“Ah cheers Luv. I’ve been feelin a bit Uncle Dick lately”. Some of you will have read that and be wondering what on Earth I’m talking about.
“Uncle Dick” is another way of saying “sick”. This is an excellent example of Cockney Rhyming slang.
If you ever visit England, you might be lucky enough to bump into a few people who talk like that.
In this article, I want to talk about what a cockney is, why they like to Rhyme, and where all of these words come from.
What I found remarkable about England is that we’ve managed to get so many dialects on such a small island.
Many who are not Cockney and even some modern Cockneys will be slightly confused as to why people use rhymes as part of their everyday language.
Most of the time, Rhymes are associated with poetry, and “Cockney” isn’t the first word that will spring to mind when you think of poets.
The main reason why Cockneys would rhyme is so that they would be able to talk to one another without having non-cockneys know what they’re talking about. Back then, the class divide was massive, and the upper classes would stick their noses up at the Cockneys who would often be working class.
The working-class cockneys could say what they wanted and not have to worry about being overheard by a posh toff when they used cockney rhyming slang.
What is a Cockney?
I’ve noticed that I’ve used the word “Cockney” a lot, but I haven’t actually explained what it is. A cockney is an East London native.
In Victorian times, East London was one of the poorer parts of London. It was where a lot of the working class folk lived, while the upper class mainly lived in places like Chelsea. When you think of the voices used in Oliver Twist, you probably hear a Cockney accent.
Initially, a Cockney was someone who would be able to hear the bells of the church “St Mary-le-Bow”. But because of cars and other noises, the definition is slightly more broad today.
Several Cockneys have come out of their working-class roots and gone onto have a great career.
One of my personal favourites is “Danny Dyer”. He’s a famous actor who’s most well known for being on the iconic soap opera “Eastenders”.
If you’re a fan of Batman, you likely know “Michael Caine”. “Caine” played Alfred, Batman’s Butler. Giving Batman a cockney Butler is a great idea because he’s British he has the sophistication required to be a butler, but because he’s a cockney, he’s hard enough to work with Batman.
And finally, we have Ross Kemp. He started his career as an actor on “Eastenders”, but today, he’s better known for his documentaries where he talks to members of gangs.
We’ve already established that “Uncle Dick” means “Sick”. But where does the word “Sick” come from?
If you’re feeling “sick”, it means that you’re not feeling too well, and your health is not in good condition.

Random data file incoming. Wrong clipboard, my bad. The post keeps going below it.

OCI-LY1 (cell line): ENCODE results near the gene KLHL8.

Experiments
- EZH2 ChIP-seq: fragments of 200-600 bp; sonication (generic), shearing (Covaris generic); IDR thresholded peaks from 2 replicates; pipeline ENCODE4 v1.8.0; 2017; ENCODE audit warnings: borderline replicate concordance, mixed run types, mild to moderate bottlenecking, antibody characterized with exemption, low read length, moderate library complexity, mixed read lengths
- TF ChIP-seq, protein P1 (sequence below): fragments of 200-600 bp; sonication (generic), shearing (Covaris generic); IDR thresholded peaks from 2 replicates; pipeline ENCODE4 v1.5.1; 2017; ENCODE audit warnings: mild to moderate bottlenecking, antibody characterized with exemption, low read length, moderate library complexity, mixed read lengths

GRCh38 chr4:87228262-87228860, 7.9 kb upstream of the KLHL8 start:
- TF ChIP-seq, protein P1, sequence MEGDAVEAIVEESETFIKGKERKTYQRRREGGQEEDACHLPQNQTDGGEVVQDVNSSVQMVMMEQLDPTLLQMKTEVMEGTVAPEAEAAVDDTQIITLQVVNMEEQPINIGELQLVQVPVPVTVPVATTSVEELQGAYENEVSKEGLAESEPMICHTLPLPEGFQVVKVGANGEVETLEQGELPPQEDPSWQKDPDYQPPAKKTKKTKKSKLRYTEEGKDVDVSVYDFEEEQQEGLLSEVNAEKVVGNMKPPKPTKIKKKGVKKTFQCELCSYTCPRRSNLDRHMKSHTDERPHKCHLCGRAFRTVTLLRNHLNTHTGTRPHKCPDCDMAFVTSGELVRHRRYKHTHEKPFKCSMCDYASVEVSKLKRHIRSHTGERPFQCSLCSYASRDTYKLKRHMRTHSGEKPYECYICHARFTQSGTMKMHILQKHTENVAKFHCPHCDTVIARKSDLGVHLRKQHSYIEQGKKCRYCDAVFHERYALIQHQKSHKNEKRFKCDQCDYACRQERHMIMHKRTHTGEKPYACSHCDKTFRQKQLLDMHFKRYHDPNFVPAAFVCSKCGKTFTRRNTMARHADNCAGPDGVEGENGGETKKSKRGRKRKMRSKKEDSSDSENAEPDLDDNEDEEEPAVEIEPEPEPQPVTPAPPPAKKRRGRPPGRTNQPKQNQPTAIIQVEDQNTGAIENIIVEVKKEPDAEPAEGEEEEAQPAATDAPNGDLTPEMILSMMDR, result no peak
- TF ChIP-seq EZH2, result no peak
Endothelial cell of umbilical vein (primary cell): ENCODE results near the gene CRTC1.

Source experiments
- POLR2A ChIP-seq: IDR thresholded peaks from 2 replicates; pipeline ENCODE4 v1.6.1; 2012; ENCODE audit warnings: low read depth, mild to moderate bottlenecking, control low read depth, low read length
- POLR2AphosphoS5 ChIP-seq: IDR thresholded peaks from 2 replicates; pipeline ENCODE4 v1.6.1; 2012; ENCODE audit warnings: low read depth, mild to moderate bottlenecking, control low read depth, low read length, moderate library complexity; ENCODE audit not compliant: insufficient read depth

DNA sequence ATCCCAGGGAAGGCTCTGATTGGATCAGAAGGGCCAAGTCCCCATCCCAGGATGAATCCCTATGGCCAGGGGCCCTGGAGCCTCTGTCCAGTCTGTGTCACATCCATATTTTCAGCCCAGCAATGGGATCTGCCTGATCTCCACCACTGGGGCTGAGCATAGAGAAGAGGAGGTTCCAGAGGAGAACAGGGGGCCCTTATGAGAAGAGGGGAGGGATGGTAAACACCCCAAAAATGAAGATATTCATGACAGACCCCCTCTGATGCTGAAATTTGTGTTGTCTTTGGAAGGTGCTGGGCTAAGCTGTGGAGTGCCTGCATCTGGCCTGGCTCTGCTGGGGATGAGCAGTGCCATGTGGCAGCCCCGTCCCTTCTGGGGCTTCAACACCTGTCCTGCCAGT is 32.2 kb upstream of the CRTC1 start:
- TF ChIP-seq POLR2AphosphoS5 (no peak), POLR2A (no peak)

“Sick” comes from the Old English “Seoc”. Which comes from the Proto-Germanic “Seuka”. It wasn’t until recently that “Sick” could also be used as another way of saying “Fed up”.
How Richard became Dick
“Dick” is a rather interesting name. It’s short for Richard. And I know that it sounds crazy because “Dick” and “Richard” say nothing like each other.
So let me tell you the story of how Richard became Dick.
First, Richard was shortened to “Rick”. So far, nothing is surprising about this.
But because cockneys like to Rhyme, “Rick” became “Dick”.
This name has nothing to do with the “Dick” in between your legs.
What does Richard mean?
Most names didn’t appear out of thin air, and many of them have meanings behind them that are supposed to give the child guidance for when he or she grows up.
The name Richard is made up of two parts, Ric and hard.
The name “Richard” is Germanic in origin.
“Ric” is a ruler. And hard is the same as it means today, strong. Therefore, boys called “Richard” were strong in rule. This is likely why there have been so many kings called “Richard” throughout British history.
But if you are a strong ruler, make sure you’re not a dick about it.
Cockney Rhyming examples
Here are some of my other favourite cockney rhyming slang terms.
Tom Tug. Mug.
“Bloody Hell. That geeza is such a Tom Tug”.
Adam and Eve. Believe.
“I walked in, and I couldn’t Adam and Eve it”.
Apples and Pears. Stairs.
“Ya rooms just up the old apples and pears”.
Bag of fruit. Suit.
“bagged myself an interview. I’m gonna dust off my bag of fruit”.
Bob Hope. Soap.
“Bloody ell. You stink. Wash now! And be sure to use Bob Hope”.
Bottle and Glass. Arse.
“Cor Blimey. That gals got a lovely bottle and glass”.
Other ways of saying Sick instead of “Uncle Dick”
If you ever visit a working-class community in the UK, and you want to blend in, here are some other ways that you can say you’re not feeling too well.
“I’ve got the Lurgy”. Comes from allergy, but not a specific allergy to anything, in particular, just feeling unwell.
“Dicky” comes from “Uncle Dick”.
“Gammy” can be used when talking about a limb that you might have hurt.
“Speaking Welsh” used to describe physically vomiting. Maybe don’t use this one if you ever go to Wales.
Cockney Rhyming Slang is one of the most interesting dialects in the English language. A cockney is a generally fairly working-class person who’s a native to East London, specifically someone who can hear the bells from St Mary-le-Bow Church.
It was used to enable cockneys to talk to one another without having to worry about who was around to hear.
“Uncle Dick” means “Sick”. And Dick has been created from Richard.
There’s more to Cockneys than Danny Dyer, Michael Caine, and Ross Kemp. Being a Cockney is all about loving the community you’re from and making the most out of what life gives you.